c)    that the cost is clearly stated and the provider does not have the right to increase the costs without the consent of the Council,

d)    that the Council has clear termination rights and the ability to terminate immediately for a serious breach or repeated breaches of the contract and that insurance/indemnity clauses are adequate.

e)    Finally, there should also be a clear process for exit and details arrangements as to handover as specific to the service.


5.    Have you ensured that the Council will be compliant with the UK GDPR?


By using the Council’s standard terms and conditions (and filling in details as appropriate) you will be likely to have protected the Council with regards to data protection compliance.


If you are using a contract which is different to the Council’s terms and conditions, then you should compare the terms on data protection with those set out in the Council’s terms and conditions – the ideal would be to require the provider to accept the data protection provisions from the Council’s terms and conditions as these reflect a minimum standard required by law. If the supplier is not willing to sign up to such terms or ensure that their terms include the same points in relation to data protection, then you should consult our Data Protection Officer (Elise Battison) before entering into any contractual arrangements.



Please do not sign any contract sent to you by the provider unless you actually intend to enter into a contract on their terms.







Extending or Varying an Existing Service or Contract for Goods


1.    Have you read the most recent version of the Contract Standing Orders?

Just as you are required to read and apply the Contract Standing Orders for a new procurement, the same applies when you are looking to vary or extend a contract.


2.    Do you know who will sign the contract variation or extension?

Unless a person has delegated authority then it should only be the Executive Director who signs the contract variation or extension.


Check with your manager if in doubt and if there is still uncertainty then contact Claire Bradford in Legal Services.


3.    Have you decided on how you will record the contract variation or extension?

It is not best practice to simply record the variation or extension by email. Instead a formal document should be used – please contact Claire Bradford in legal services if you are unsure about how best to document a contract variation or extension. There needs to be clarity on the terms which will apply for the duration of the variation or extension (including clarity on the service to be provided and associated costs).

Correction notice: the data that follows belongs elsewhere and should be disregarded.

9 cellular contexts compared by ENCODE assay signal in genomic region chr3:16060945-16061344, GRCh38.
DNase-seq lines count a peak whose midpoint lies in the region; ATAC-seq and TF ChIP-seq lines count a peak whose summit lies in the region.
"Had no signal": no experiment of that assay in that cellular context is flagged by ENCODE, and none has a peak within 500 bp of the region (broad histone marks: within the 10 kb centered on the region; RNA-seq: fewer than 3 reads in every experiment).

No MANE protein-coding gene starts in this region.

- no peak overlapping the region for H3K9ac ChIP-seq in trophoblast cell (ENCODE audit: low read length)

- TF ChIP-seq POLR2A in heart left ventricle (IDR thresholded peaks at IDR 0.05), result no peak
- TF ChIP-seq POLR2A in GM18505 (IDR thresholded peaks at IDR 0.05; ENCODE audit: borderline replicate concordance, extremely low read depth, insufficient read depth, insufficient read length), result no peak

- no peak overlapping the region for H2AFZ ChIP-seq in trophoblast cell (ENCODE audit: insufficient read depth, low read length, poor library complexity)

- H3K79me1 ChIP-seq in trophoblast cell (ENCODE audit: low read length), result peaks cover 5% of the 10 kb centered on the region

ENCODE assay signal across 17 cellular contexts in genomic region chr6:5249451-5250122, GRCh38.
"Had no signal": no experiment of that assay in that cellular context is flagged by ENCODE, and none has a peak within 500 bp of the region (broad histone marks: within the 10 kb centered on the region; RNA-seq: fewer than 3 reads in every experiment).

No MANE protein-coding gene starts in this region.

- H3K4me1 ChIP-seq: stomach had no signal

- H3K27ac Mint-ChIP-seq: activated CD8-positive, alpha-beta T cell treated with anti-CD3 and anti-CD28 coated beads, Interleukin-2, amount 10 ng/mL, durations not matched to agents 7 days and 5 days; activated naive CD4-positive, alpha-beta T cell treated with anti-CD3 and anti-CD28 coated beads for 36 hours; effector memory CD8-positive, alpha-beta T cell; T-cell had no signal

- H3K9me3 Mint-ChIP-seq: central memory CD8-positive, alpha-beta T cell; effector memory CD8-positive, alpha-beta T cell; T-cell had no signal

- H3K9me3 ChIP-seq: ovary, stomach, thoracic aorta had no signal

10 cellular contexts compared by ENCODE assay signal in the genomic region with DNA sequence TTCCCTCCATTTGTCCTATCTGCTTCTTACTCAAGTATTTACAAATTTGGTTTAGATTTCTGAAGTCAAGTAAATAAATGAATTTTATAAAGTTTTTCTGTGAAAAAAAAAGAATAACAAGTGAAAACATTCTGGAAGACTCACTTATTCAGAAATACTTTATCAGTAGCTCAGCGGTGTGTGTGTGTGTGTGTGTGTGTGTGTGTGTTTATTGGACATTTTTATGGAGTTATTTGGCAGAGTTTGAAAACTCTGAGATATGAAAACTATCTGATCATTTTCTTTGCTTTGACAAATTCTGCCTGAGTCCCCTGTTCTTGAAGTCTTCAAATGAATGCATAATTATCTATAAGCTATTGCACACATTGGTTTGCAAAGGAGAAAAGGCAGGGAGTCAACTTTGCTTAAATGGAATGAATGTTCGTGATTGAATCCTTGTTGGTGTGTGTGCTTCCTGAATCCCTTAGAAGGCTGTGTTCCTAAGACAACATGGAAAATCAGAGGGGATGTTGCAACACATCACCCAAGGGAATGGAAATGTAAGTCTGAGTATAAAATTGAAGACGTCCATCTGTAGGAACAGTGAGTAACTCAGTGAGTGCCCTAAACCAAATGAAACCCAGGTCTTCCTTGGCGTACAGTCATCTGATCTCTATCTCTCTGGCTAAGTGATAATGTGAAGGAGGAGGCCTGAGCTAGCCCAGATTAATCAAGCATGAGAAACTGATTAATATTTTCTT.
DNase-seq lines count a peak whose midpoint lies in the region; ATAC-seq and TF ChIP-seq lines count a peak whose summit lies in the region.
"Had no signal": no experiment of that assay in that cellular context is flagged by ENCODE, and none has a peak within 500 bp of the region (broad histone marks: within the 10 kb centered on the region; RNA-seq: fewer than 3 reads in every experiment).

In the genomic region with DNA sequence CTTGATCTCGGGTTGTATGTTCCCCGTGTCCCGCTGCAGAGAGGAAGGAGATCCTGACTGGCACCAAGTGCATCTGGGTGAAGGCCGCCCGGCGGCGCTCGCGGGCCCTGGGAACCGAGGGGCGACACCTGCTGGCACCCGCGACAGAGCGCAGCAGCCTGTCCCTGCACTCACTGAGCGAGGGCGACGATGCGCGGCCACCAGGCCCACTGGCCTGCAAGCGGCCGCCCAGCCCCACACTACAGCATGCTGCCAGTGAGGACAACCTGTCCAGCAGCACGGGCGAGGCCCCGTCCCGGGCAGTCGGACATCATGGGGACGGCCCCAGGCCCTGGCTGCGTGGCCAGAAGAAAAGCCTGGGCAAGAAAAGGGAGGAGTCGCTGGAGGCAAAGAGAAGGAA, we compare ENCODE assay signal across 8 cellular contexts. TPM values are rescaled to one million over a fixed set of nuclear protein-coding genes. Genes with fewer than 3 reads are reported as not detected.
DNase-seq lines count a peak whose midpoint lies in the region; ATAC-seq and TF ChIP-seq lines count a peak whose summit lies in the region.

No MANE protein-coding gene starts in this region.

4.    Does the extension of variation need to be recorded as a key decision? Expenditure which exceeds £400,000 or has a significant effect upon the communities of two or more wards will need to be recorded as a key decision (please contact Democratic Services if you have any queries regarding this). For example, if under the contract you have already spent £200,000 and the extension will involve further expenditure of £250,000, then this will exceed £400,000 meaning that this will need to be recorded as a key decision.


5.    Have you considered UK GDPR compliance?

If you are changing the scope of the service as part of the contract extension/variation so that different service users may be included or different arrangements made with regards to the collection of personal data then you will need to consult our Data Protection Officer (Elise Battison).



Lastly, when entering into a contract or looking to vary contract terms, due consideration should be given to “best value” which is a legal duty to secure continuous improvement in the way in which the Council’s functions are exercised,

having regard to a combination of economy, efficiency and effectiveness. In practical terms this means ensuring that the contract terms reflect best value for money whilst at the same times meeting the aims of the service, which can include non-financial considerations such as quality of service and value added services (criteria which ought to have been included at the time of advertising the contract).